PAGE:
“Recognize to whom you owe the fact that you exist, that you breathe, that you understand, that you are wise, and, above all, that you know God and hope for the kingdom of heaven and the vision of glory … You have been made a son of God, coheir with Christ. Where did you get all this, and from whom?” (St. Gregory Nazianzen).
It started with this quote by St. Gregory Nazianzen: “Recognize to whom you owe the fact that you exist, that you breathe, that you understand, that you are wise, and, above all, that you know God and hope for the kingdom of heaven and the vision of glory … You have been made a son of God, coheir with Christ. Where did you get all this, and from whom?”
The basics always grab me—arresting facts, like God is God and I’m not. Plain facts that are too big to grasp. The God zone can be scary like that, and it’s especially daunting in adoration.
When I enter an adoration chapel, its stillness challenges the pinball brain I bring in. My own arrogance seems to fill the room in the face of my humble God, who has made himself vulnerable to me as “such a small particle of bread that the priest can hold Him with two fingers,” as St. Teresa of Kolkata said.
The first thing that hits me is embarrassment, or a kind of holy shame, if there can be such a thing. Jesus, how can you stand the sight of one who has neglected and contradicted you so often? The attachment to my dreams for short-term success, as measured by the world, shrinks as I enter the room with God Almighty, who is the source of any good thing I will ever do.
Jesus is the Word of God, yet we often leave words behind when we’re face to face with him—when he’s looking us in the eye with love that can bring tears.
Striving Meets Stillness
As I sit in the face of his greatness, I begin to realize that I’ll never be good enough in my own eyes to approach him—and that I’ll never be too sinful for him to love me completely, eternally, constantly, and with his whole heart.
When I look at him, I see only pure love. I feel the dynamic activity of grace that is somehow very still. I see my Lord and my God calm, waiting, happy I’m here so he can shower his grace on me. And I see that’s all he really wanted anyway.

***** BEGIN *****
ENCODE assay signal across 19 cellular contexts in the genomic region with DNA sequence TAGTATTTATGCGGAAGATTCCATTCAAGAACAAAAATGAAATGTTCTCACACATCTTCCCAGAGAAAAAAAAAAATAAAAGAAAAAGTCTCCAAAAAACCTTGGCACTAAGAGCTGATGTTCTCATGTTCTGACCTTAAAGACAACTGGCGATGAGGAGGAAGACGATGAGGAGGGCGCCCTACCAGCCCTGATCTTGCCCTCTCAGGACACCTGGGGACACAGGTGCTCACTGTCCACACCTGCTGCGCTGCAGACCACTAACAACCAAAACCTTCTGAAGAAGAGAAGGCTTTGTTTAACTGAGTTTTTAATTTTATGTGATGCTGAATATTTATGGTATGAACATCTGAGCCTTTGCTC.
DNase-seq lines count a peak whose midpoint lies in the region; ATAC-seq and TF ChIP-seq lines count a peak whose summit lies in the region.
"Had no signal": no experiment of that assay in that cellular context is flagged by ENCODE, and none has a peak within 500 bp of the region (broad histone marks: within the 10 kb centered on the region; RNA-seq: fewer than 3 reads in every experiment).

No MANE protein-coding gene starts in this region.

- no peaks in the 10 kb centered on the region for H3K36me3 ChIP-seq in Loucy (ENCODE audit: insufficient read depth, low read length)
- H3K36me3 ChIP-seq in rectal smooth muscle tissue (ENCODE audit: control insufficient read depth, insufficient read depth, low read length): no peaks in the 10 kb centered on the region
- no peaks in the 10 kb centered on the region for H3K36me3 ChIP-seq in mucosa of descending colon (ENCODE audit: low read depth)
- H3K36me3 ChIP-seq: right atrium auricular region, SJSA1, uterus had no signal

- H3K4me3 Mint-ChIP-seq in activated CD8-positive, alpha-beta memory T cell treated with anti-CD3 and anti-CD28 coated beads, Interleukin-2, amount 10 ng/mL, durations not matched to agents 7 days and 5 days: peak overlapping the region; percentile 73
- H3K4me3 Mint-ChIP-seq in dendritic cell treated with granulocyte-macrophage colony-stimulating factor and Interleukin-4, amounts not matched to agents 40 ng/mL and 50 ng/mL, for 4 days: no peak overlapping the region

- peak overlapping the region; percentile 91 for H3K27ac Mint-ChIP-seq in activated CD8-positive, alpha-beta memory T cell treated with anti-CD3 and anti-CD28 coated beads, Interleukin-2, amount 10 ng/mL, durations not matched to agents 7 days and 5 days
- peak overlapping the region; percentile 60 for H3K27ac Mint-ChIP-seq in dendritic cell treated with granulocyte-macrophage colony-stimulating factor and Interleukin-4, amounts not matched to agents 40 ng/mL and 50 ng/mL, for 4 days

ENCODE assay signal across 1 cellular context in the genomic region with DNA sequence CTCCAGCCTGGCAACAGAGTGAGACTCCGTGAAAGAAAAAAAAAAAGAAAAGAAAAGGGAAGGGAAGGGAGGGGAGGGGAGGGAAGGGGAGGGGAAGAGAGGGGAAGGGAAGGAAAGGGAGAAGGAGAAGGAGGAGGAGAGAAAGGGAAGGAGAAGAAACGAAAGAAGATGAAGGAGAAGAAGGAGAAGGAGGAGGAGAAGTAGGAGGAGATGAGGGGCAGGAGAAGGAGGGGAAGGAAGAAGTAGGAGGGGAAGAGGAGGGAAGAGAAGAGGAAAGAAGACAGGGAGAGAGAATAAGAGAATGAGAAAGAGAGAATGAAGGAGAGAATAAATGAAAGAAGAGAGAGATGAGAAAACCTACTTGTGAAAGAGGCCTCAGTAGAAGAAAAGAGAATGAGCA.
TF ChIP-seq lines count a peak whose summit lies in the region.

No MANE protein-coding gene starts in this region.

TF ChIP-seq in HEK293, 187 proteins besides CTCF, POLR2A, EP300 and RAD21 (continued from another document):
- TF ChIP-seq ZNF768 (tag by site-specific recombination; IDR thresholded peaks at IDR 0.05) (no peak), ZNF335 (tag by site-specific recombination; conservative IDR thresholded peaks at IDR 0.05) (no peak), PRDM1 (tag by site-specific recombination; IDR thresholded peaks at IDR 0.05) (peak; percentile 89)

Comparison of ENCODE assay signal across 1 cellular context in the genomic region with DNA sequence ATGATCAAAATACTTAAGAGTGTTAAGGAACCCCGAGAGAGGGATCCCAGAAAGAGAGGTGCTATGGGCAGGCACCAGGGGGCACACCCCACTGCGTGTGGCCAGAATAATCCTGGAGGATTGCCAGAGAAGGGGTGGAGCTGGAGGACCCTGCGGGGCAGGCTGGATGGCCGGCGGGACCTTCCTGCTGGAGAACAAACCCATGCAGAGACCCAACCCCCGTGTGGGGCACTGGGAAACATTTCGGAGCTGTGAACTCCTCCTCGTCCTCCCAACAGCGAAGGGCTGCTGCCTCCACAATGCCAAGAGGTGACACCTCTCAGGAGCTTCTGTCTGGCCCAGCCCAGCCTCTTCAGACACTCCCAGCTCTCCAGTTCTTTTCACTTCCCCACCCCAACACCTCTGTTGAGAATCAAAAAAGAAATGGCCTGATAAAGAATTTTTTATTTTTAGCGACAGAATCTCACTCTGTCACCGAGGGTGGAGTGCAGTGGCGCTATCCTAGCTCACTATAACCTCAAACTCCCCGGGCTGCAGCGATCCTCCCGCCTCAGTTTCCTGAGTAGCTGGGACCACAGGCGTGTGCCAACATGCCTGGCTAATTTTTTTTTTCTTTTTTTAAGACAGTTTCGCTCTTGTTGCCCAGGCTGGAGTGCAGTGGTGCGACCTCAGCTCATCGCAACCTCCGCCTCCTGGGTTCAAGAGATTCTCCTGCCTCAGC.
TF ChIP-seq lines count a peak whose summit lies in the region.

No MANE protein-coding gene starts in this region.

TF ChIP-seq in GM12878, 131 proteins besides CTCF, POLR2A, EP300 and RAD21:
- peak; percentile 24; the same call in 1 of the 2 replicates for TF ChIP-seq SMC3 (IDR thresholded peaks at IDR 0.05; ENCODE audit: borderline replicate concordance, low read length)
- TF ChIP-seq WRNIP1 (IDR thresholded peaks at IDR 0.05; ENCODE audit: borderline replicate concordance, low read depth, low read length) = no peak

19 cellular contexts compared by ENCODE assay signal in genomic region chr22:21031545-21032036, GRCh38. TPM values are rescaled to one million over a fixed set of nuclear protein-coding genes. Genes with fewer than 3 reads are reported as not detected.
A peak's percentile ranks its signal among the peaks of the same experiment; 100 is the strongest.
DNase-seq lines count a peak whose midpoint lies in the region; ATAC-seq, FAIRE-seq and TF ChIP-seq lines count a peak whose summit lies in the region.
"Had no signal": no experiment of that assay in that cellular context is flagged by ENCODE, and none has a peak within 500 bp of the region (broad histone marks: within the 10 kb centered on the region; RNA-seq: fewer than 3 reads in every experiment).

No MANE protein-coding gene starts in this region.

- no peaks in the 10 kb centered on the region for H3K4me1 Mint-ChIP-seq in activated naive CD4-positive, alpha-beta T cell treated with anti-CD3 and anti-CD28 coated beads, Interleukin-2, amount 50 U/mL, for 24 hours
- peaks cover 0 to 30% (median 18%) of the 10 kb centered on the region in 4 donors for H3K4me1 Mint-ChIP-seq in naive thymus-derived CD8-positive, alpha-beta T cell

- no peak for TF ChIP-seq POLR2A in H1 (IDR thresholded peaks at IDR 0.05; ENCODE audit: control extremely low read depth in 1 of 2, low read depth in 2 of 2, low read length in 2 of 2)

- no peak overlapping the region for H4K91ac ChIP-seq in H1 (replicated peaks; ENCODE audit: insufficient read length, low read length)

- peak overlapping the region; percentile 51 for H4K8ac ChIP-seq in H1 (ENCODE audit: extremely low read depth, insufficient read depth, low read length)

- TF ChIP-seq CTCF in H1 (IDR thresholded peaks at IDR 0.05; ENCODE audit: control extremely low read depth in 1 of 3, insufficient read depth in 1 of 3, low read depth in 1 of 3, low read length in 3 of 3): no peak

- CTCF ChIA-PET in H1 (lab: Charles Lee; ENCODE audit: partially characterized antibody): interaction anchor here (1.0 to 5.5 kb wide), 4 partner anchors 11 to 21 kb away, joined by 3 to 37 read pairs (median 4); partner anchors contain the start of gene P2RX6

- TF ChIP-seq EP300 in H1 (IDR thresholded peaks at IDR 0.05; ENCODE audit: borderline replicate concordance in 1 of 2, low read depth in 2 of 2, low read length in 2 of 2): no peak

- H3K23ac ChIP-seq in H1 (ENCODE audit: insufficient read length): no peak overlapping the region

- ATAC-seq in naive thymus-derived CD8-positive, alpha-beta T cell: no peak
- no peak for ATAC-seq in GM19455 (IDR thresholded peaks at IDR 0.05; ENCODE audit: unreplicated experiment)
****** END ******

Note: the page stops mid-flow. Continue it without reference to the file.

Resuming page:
Unlike my serene Jesus, I’m always moving, striving, trying to be successful—at what?
There’s nothing like sitting in the same room as God and feeling him look back at me to show what’s really valuable in my life and what’s not. The value of my rushing and straining to be a success is of the world. Serving him successfully in the world is a good thing, but what does his loving gaze tell me about what real success would look like?
He lets me know that he’s happy I came to visit and that he’d love to see me more successful at listening to him with my heart—more deeply and more often—so that my worldly success would better reflect the one thing necessary. As Martha discovered, that one thing is following the loving will of God, which can only be discerned by mixing my common sense with God’s guidance in prayer.
More holy listening would also cut down on the bandwidth I waste on what other people think of me, which, Jesus reminds me, is just my own projection of what I think of myself. He also reminds me that I can’t really know what others think—so why be concerned with it?
He nudges me to seek the kingdom of God so that authentic success will follow. He reminds me that in him, I’m living my eternal life right now and that my hope is in Heaven, not in the second-quarter goals for my business. Important as those goals are, they mean nothing if I’m not including him in the executive planning committee.
Back to Basics
Which brings me back to the reason I’m sitting here hobnobbing with the king of the universe, who loves me and wants me to share that love with everyone.
Adoration connects me with the one thing necessary (Luke 10:42): receiving God’s love, thanking him for it, and sharing it. That’s what my business is about. That’s what my life is about. And it’s what my eternity is about—starting now.
From Chapel to Workplace
So, what can I carry with me from the “mountain top” of adoration into my day?
I can allow the view from the mountain top help me to:
Keep the small stuff small.
Realize that God is guiding and caring for everyone in the whole world—including me, my loved ones, and my difficult co-worker.
See how everything that would jangle and peeve me is passing away.
Realize more often that God’s love alone is eternal.
Lord, thank you for the gentle and powerful reality check that a one-on-one with you provides. Let me discern your will and trust your guidance at every moment, so that everything begins in love of you and ends in sharing your love with those you put in my path. May you be praised and adored by all hearts forever, starting with mine.
Eucharistic Adoration in the chapel of the Missionaries of Charity in Mother House in Kolkata, India
— Photo by zatletic, Depositphotos